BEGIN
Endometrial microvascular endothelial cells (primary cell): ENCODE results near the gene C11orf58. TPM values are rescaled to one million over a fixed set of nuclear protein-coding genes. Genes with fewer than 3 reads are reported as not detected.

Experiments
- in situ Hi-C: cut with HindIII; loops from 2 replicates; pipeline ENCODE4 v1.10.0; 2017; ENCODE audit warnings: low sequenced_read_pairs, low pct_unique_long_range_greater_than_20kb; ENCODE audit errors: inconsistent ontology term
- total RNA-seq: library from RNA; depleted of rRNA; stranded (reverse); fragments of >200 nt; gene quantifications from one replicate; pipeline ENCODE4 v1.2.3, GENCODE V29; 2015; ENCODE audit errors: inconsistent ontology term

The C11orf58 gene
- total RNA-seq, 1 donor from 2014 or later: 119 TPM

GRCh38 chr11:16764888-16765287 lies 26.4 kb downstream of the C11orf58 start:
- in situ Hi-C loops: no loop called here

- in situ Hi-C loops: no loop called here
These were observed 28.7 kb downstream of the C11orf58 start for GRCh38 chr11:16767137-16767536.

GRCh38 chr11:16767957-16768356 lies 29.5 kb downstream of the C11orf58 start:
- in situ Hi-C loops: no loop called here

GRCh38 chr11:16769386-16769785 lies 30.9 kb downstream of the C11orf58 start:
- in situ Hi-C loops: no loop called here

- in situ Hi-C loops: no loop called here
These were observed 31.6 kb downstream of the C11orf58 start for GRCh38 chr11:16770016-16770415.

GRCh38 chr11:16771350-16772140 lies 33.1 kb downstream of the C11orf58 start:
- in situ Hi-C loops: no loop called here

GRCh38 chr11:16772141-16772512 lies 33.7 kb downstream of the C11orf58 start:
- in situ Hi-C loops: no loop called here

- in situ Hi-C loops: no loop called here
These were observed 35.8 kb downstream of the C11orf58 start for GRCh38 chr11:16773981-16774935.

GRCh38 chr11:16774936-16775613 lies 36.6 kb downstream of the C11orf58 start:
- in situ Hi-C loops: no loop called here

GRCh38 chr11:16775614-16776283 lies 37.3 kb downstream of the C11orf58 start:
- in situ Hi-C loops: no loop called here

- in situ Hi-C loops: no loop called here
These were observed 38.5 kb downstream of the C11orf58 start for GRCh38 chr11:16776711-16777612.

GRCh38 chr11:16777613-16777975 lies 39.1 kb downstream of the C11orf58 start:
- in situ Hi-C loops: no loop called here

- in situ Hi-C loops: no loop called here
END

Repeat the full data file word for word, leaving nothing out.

Endometrial microvascular endothelial cells (primary cell): ENCODE results near the gene C11orf58. TPM values are rescaled to one million over a fixed set of nuclear protein-coding genes. Genes with fewer than 3 reads are reported as not detected.

Experiments
- in situ Hi-C: cut with HindIII; loops from 2 replicates; pipeline ENCODE4 v1.10.0; 2017; ENCODE audit warnings: low sequenced_read_pairs, low pct_unique_long_range_greater_than_20kb; ENCODE audit errors: inconsistent ontology term
- total RNA-seq: library from RNA; depleted of rRNA; stranded (reverse); fragments of >200 nt; gene quantifications from one replicate; pipeline ENCODE4 v1.2.3, GENCODE V29; 2015; ENCODE audit errors: inconsistent ontology term

The C11orf58 gene
- total RNA-seq, 1 donor from 2014 or later: 119 TPM

GRCh38 chr11:16764888-16765287 lies 26.4 kb downstream of the C11orf58 start:
- in situ Hi-C loops: no loop called here

- in situ Hi-C loops: no loop called here
These were observed 28.7 kb downstream of the C11orf58 start for GRCh38 chr11:16767137-16767536.

GRCh38 chr11:16767957-16768356 lies 29.5 kb downstream of the C11orf58 start:
- in situ Hi-C loops: no loop called here

GRCh38 chr11:16769386-16769785 lies 30.9 kb downstream of the C11orf58 start:
- in situ Hi-C loops: no loop called here

- in situ Hi-C loops: no loop called here
These were observed 31.6 kb downstream of the C11orf58 start for GRCh38 chr11:16770016-16770415.

GRCh38 chr11:16771350-16772140 lies 33.1 kb downstream of the C11orf58 start:
- in situ Hi-C loops: no loop called here

GRCh38 chr11:16772141-16772512 lies 33.7 kb downstream of the C11orf58 start:
- in situ Hi-C loops: no loop called here

- in situ Hi-C loops: no loop called here
These were observed 35.8 kb downstream of the C11orf58 start for GRCh38 chr11:16773981-16774935.

GRCh38 chr11:16774936-16775613 lies 36.6 kb downstream of the C11orf58 start:
- in situ Hi-C loops: no loop called here

GRCh38 chr11:16775614-16776283 lies 37.3 kb downstream of the C11orf58 start:
- in situ Hi-C loops: no loop called here

- in situ Hi-C loops: no loop called here
These were observed 38.5 kb downstream of the C11orf58 start for GRCh38 chr11:16776711-16777612.

GRCh38 chr11:16777613-16777975 lies 39.1 kb downstream of the C11orf58 start:
- in situ Hi-C loops: no loop called here

- in situ Hi-C loops: no loop called here